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They Were Expendable

After a remarkable run of seven pictures over a three-year stretch, starting with Stagecoach in 1939 and culminating with the masterpieces The Grapes of Wrath and How Green Was My Valley in 1940-41, John Ford took a sabbatical from Hollywood filmmaking in order to shoot documentaries for the War Department, often under enemy fire. They Were Expendable (1945) marked Ford's return to feature cinema, although it failed to connect with audiences. In retrospect, it wasn't as much the wrong film as that it came at the wrong time — by the end of World War II, the public's tastes had shifted toward the noir genre, and few were interested in seeing a war film that chronicled an infamous military retreat at the outset of the conflict in the Pacific, even though it was perhaps the most dramatic sequence of events in America's naval struggle with Japan. Robert Montgomery stars as U.S. Navy Lt. John Brickley, who commands a squadron of four Patrol Torpedo (or simply "PT") boats at an American base in the Philippines in late 1941. Assisted by his executive officer, Lt. 'Rusty' Ryan (John Wayne), Brickley hopes that the brass will look favorably upon the new vessels, even though he's been informed that the higher-ups don't think the boats are substantial enough for combat duty. However, after Pearl Harbor is attacked, the Philippines goes on a war footing, certain that the Japanese will try to take the islands. After surviving an initial assault, the American forces are put back on their heels — the U.S.S. Arizona has been sunk at Pearl Harbor, much of the remaining fleet is still at San Diego, and the Air Force is nowhere in sight. Gen. Douglas MacArthur (Robert Barrat) has no choice but to split his forces, removing himself to Corregidor and sending others to the Bataan peninsula. With much of the island chain under Japanese occupation, Brickley mounts a daring raid against an enemy destroyer. But the victory comes at a cost, and before much longer he and Ryan are given a new, secret mission: ferry Gen. MacArthur on his secret escape to Australia, after which they are left to plan their own operations as best they can, hoping for little more than survival.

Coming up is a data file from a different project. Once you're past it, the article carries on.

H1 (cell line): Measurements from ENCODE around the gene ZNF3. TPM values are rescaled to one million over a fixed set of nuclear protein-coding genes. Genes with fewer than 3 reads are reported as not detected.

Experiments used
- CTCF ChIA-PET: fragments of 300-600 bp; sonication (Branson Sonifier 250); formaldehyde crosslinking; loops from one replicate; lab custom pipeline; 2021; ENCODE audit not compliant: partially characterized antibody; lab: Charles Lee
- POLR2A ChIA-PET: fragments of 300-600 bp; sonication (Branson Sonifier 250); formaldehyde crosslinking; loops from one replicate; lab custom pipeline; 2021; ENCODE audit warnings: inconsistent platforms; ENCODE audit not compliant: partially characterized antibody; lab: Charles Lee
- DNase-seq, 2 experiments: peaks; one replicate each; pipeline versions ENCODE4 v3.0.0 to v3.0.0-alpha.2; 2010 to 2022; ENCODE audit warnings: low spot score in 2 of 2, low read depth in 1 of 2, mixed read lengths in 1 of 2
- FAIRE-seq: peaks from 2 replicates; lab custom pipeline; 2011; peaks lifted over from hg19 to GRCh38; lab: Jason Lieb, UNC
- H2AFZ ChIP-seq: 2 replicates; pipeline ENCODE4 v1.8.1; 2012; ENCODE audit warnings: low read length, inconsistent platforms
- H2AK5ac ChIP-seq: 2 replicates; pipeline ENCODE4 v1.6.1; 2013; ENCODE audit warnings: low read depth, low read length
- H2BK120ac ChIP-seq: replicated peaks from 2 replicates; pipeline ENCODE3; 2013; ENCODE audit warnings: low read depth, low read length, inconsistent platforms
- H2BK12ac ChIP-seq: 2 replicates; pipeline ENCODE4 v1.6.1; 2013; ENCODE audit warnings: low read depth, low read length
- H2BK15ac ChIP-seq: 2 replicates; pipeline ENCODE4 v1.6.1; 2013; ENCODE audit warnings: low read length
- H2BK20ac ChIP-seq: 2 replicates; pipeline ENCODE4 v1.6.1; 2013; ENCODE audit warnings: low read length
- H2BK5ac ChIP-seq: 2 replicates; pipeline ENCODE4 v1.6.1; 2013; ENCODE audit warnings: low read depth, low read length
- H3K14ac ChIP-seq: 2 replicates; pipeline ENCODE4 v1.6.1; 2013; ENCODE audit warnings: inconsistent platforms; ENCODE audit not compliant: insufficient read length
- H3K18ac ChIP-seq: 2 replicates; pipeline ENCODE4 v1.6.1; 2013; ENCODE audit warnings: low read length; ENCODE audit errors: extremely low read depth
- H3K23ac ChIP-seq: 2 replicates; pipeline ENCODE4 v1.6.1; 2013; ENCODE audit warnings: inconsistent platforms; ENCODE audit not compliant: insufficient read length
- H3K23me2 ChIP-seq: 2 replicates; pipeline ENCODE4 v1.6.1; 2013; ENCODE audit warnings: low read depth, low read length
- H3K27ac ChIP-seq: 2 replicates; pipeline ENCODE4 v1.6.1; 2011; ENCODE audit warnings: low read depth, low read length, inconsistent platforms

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By most accounts, They Were Expendable earned a muted reception from critics and audiences upon its release, even though it had a profitable box-office. And few took less interest in the movie than John Ford himself, who resented being taken away from his documentary work by the War Department in order to shoot a feature film that was meant to support America's recapture of the Philippines. The war was over by the time Expendable came out, and Ford took no part in post-production, admitting to critic Lindsay Anderson in 1950 that he had never even seen it and was certain it was terrible (in fact, much of this interview involves Anderson explaining details of the theatrical release to Ford). True, some elements of Expendable were changed by MGM, including the addition of a score that undermined Ford's documentary intent. But the fact that the completed picture comes in at two hours, 15 minutes — as opposed to Ford's expected one hour, 40 minutes — indicates that the studio was willing to treat the film with the respect it deserved. A bridge work that separates Ford's pre-war literary adaptations and the elegiac westerns that would follow, Expendable is both exciting and pleasingly episodic, covering a great deal of narrative territory, from the peacetime opening to the Japanese assault on the Philippines, the squadron's fight for survival, and the American surrender on Bataan. In the midst of it all, John Wayne even falls for a female officer in the medical corps (a luminous Donna Reed), and while there isn't quite as much humor here as in other Ford titles, there are moments of levity. But the film's true stars are the PT boats themselves, which Ford captured at high speeds amidst flak and explosions, allowing viewers to marvel at their hydrodynamic grace. John Ford made many good films, but They Were Expendable ranks as one of his authentic masterpieces, taking material as grim and episodic as The Searchers and coming up with a back-against-the-wall war movie that's a definitive example of the genre. Warner's DVD release features a solid full-frame transfer (1.33:1 OAR) from a very good black-and-white source-print with only the barest hints of collateral wear, while the excellent audio seems to exceed the limitations of the monaural Dolby 2.0 soundtrack. Keep-case.
—Robert Wederquist

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